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Domestic Violence? Preparation is everything in settling parenting disputes.

September 24, 2016

Pleased to receive this message from a colleague:

“Yesterday I forwarded two of your blogs to a client who is struggling with the court’s attitude on a couple of things. I thought the blogs would help validate her own perceptions and concerns – the court took a simplistic view of her and is assuming she is stupid and malign, whereas in reality she is highly intelligent and thoughtful and trying to get things right. I was right – she did appreciate the validation in the blogs and she also is thinking about the differences between her assumptions and your advice. I just wanted to say thanks for making this reliable resource material freely available. It helps me stay on track as someone who has now learned enough about these things to be conscious of what I don’t yet know (and what my colleagues and the judiciary don’t necessarily know either).”

My colleague’s views were validated as well by the workshop I attended yesterday, but yet is known to those of us who work extensively with these issues.

The workshop was presented by Peter Jaffe, Ph.D. – an renowned expert and researcher in domestic violence. Dr. Jaffe discussed how men who abuse tend to present themselves well, whereas the women they abuse often present themselves poorly. Why? Because the abused women will appear depressed and/or anxious and/or angry and often confused about her situation and will have often minimized her own abuse history only to disclose at other times more forthrightly.This creates the illusion that she has/is a problem and changes her story. However, unappreciated by uninformed courts and lawyers and even some mental health professionals, is how she was confused and/or terrified by the abusive behavior, at times felt ashamed and embarrassed and likely felt unsafe to fully disclose at first. She was not lying at either time in her disclosure but rather coming to grips at different times with her experience and how to address it.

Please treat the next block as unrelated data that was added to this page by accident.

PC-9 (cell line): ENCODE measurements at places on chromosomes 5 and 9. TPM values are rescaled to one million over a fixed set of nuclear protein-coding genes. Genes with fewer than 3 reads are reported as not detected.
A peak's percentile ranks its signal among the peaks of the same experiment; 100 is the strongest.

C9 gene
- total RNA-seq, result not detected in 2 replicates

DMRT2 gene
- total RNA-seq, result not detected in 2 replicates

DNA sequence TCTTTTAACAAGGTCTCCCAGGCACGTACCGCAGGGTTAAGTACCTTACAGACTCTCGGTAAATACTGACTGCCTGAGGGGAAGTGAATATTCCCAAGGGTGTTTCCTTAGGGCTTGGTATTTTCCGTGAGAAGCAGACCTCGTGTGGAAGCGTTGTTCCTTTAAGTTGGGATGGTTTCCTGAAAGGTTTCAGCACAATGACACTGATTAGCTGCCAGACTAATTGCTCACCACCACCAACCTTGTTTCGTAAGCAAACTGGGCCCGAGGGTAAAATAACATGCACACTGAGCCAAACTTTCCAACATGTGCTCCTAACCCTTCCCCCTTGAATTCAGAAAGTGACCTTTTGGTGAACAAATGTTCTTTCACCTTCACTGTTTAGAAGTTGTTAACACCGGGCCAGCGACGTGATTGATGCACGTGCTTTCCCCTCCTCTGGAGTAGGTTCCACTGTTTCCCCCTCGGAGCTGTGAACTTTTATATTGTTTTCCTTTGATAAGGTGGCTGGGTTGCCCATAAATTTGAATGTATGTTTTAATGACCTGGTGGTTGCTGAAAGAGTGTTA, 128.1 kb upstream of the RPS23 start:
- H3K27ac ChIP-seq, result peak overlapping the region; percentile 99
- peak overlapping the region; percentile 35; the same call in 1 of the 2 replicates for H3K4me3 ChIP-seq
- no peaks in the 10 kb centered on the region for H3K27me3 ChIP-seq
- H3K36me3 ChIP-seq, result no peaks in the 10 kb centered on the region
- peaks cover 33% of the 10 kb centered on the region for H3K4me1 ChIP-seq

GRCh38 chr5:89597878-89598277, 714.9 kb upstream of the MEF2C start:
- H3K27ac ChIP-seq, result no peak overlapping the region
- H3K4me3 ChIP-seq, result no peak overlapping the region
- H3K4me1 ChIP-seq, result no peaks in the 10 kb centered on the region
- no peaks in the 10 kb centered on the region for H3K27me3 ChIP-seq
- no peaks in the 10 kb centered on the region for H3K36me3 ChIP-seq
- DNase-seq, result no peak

That is why it is important for women to receive not just good counseling, but coaching on how to cope, convey their story and manage themselves if in a court or other dispute resolution process.

BTW – In the discussion about domestic violence, it is vital to differentiate the type of domestic violence and there are several.

Where as some types, typically more minor, can be seen occurring equally between men and women, the more dangerous and lethal types and those motivated by power and control are statistically disproportionately committed by men.

Just to remind, I am available for consultation by SKYPE if you are not able to meet in person.

It would be my pleasure to be of service.

I am Gary Direnfeld and I am a social worker. Please check out my services and then call if you need help sorting out parenting or relationship challenges.

If you know someone who may benefit from this information, please share this blog with the links below.

Gary Direnfeld, MSW, RSW